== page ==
Paul Leyland – Eyed Hawk-moth

Social Distancing Week 13. Eyed Hawk-moth.

Paul writes: I found this dramatic looking creature last week in my garden moth trap. It’s the first Eyed Hawk-moth I’ve seen, so I was really excited. I was immediately impressed by the size, the wing length is around 40mm. When resting normally it’s fairly drab looking and only the size makes it noticeable. However when disturbed it opens out its wings and you get a fantastic pair of blue eyes on a pink background staring out at you. This must be a defence mechanism in the wild to startle potential predators and give the moth a chance to escape. It certainly gave me a shock.

They are common and widespread throughout lowland England and Wales, as far north as Cumbria. They are drawn to light and frequently found in gardens. The larval food plants are mainly willows, sallows and apples. It’s quite a nice thought that if you leave a garden light on you may find one of these beauties around.

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4 Replies to “Paul Leyland – Eyed Hawk-moth”

  1. Lovely photo Paul of a lovely moth. I have seen this moth but rarely catch it in the moth trap here in Wales. Elephant Hawk, Small Elephant Hawk, Poplar Hawk, Lime Hawk and a Pine Hawk have all been found in the trap recently but not Eyed. The Pine is apparently new for the county ( Montgomery) and may be new for Wales as it is not on the Welsh moth list on the Butterfly conservation website. Nice as that is Pine isn't as good a looking moth as Eyed.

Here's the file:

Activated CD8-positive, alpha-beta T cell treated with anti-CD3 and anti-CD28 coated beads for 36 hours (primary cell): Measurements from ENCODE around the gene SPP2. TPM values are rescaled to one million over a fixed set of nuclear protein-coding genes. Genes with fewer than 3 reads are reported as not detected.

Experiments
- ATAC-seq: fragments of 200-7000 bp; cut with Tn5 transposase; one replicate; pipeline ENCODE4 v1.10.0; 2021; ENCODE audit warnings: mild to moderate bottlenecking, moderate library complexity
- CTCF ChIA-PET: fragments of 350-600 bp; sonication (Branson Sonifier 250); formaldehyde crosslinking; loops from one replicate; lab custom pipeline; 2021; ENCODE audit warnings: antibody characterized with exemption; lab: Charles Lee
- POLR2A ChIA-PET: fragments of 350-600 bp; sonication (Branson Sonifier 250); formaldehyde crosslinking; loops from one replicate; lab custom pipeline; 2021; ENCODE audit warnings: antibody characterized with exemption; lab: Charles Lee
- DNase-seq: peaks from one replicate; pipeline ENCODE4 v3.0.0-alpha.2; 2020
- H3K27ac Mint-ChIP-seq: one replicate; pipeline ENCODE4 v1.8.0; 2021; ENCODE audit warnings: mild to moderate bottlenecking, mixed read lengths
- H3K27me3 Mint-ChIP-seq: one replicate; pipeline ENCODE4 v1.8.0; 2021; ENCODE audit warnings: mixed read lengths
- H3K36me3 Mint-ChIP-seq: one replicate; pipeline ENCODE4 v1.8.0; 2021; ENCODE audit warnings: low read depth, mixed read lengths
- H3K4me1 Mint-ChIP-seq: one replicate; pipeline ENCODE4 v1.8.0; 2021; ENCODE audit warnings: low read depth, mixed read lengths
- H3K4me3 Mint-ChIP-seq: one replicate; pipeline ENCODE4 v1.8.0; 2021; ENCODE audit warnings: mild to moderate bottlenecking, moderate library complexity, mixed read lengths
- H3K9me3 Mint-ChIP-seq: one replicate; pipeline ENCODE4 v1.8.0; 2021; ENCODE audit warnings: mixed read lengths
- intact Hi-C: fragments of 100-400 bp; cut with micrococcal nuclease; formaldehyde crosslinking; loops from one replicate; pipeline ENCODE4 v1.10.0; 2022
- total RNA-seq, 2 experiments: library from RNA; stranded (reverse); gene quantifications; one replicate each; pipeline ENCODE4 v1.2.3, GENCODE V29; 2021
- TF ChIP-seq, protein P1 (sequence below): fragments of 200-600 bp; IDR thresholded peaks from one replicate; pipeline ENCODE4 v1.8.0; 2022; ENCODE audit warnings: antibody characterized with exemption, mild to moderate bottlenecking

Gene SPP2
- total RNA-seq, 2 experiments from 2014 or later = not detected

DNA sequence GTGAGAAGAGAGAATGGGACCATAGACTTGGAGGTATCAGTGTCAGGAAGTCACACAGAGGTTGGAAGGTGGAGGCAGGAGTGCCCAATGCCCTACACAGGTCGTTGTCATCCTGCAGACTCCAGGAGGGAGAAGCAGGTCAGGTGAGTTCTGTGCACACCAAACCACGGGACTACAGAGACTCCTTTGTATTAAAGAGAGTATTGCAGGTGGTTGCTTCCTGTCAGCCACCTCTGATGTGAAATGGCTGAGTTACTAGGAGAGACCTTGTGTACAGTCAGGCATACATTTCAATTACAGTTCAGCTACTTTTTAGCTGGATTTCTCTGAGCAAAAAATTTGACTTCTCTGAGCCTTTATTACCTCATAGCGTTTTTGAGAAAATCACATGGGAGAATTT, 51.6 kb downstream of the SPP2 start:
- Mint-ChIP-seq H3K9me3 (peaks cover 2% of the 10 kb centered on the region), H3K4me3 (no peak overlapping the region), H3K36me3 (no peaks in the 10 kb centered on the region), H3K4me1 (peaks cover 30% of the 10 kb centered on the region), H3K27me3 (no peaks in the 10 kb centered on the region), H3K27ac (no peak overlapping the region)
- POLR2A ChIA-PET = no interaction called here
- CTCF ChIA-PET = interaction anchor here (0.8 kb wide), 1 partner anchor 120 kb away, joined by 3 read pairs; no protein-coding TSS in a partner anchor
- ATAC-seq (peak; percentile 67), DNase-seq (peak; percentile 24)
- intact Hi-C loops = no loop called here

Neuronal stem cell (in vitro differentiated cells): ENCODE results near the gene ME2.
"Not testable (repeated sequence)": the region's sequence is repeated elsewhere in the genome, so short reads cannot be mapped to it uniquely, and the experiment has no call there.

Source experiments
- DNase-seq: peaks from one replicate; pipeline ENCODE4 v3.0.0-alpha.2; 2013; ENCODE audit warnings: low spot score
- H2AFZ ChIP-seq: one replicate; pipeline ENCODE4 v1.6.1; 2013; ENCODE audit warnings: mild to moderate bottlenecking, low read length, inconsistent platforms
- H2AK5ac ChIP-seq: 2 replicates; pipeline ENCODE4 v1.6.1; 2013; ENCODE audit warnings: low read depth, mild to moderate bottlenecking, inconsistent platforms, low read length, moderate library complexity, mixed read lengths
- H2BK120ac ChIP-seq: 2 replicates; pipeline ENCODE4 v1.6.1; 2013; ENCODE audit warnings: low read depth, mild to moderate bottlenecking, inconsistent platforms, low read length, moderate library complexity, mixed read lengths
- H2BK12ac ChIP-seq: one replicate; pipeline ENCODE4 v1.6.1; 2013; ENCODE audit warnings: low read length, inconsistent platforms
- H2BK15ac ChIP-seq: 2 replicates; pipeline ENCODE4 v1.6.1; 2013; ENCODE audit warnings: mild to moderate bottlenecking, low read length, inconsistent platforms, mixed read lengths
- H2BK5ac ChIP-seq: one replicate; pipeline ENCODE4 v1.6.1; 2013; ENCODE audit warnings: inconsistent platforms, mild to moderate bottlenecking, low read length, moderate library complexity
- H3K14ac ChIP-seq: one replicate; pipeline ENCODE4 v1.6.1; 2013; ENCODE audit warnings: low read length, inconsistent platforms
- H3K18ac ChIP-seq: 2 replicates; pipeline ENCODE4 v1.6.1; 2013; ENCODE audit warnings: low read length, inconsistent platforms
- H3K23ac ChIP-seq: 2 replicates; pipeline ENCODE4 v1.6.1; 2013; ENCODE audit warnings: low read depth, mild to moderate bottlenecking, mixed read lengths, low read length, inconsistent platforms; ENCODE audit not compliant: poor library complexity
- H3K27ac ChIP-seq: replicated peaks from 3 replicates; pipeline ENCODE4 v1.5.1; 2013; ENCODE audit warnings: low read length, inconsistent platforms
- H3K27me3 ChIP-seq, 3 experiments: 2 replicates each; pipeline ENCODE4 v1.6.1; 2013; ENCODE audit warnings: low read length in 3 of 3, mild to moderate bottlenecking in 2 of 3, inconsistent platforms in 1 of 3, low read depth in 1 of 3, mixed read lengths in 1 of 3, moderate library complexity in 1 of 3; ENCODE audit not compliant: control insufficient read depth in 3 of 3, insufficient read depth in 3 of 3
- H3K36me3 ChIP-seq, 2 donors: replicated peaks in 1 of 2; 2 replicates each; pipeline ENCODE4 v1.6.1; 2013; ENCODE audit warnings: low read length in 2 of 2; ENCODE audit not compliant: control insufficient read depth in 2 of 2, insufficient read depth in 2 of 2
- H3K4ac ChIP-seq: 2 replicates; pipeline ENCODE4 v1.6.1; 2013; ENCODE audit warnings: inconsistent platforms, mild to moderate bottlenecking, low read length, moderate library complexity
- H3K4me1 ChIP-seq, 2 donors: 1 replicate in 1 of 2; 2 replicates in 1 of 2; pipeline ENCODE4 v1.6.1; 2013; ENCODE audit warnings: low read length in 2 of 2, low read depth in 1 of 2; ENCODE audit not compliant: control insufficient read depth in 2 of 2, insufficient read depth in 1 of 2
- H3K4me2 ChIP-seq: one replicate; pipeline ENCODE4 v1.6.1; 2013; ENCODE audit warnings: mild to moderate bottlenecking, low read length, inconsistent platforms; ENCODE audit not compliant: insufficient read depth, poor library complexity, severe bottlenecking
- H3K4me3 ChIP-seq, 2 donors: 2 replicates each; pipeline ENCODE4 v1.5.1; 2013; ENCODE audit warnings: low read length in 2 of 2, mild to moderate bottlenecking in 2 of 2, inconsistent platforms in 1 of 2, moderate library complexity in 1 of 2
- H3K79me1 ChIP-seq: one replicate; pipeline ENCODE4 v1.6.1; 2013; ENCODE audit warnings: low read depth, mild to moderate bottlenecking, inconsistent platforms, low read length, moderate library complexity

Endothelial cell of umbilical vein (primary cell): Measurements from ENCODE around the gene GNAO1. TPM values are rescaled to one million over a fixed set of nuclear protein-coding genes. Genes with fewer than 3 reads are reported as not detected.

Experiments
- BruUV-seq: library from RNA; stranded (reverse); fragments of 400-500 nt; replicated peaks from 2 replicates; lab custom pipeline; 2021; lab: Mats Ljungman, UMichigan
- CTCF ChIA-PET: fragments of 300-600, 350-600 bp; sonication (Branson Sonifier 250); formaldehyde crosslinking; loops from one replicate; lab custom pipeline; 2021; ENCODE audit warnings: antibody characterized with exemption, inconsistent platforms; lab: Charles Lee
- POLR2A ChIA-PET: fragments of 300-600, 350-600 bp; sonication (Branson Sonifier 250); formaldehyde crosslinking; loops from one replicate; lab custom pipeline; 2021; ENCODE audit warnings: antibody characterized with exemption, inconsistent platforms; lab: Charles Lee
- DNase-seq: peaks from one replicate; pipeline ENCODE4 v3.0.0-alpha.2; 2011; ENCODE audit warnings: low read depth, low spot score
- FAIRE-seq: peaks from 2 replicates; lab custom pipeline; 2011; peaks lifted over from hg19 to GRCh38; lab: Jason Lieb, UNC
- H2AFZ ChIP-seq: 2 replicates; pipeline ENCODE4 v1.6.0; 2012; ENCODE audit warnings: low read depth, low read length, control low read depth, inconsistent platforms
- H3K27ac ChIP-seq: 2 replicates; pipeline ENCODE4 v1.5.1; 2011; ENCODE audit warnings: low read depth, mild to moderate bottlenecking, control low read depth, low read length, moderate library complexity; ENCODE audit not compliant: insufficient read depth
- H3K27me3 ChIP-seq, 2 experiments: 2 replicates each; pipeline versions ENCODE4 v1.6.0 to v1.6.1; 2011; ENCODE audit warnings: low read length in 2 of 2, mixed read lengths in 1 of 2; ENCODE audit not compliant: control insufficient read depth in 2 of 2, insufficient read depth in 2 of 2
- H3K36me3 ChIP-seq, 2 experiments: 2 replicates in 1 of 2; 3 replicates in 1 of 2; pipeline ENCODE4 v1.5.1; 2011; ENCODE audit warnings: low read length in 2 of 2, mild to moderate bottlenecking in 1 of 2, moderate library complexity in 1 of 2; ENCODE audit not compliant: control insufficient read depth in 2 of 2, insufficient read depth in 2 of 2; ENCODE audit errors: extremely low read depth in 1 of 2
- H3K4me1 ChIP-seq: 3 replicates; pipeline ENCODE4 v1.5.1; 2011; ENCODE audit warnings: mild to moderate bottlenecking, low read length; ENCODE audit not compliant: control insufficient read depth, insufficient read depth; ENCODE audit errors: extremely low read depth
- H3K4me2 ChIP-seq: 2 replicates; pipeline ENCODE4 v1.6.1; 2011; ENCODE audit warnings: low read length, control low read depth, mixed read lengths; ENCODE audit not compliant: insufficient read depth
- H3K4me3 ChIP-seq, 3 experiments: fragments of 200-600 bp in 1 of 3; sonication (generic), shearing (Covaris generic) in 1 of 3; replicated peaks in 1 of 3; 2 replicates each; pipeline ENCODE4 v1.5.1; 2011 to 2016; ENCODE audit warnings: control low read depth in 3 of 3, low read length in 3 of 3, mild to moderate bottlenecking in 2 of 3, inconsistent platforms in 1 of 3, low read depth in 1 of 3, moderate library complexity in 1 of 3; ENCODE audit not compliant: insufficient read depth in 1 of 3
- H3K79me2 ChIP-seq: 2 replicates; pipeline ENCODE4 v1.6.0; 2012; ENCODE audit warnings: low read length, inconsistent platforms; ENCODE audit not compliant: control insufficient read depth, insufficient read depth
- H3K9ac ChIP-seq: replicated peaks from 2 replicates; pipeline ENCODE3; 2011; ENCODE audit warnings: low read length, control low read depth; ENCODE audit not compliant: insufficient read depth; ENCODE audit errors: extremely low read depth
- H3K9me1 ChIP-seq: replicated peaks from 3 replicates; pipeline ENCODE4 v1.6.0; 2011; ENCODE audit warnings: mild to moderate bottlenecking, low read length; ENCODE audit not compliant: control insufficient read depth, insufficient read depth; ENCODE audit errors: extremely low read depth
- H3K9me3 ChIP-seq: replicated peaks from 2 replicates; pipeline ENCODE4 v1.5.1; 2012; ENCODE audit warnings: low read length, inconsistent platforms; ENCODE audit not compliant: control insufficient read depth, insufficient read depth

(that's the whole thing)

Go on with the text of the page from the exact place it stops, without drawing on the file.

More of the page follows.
I think more of us should get into moths and moth trapping it is such fun and adds hugely to our knowledge of local and natural distribution and numbers.

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    1. Thanks Paul. You are right about moth trapping. I am always amazed by the variety of moths that are around in gardens.

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    2. I've never seen this moth in my part of Wales but I have found the caterpillar so they must be around. We had a small elephant hawk moth in the house recently though and I found a lovely ruby tiger moth by the pond this afternoon.

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  2. I am new to moth trapping this spring and have found it very interesting especially as I am very fortunate to have an expert at the other end of an email to send photos to for his help with ID.
    The diversity of moths is very bewildering when you start out and could put folk off unless, like me, they have some help (quite a lot of help in my case!).
    Having caught poplar and elephant HMs a fortnight ago I found an eyed HM in the trap yesterday morning. What a super creature!
    As well as moths I've found sexton beetles, several cockchafers, a caddis fly and mayflies too which all add to the interest.

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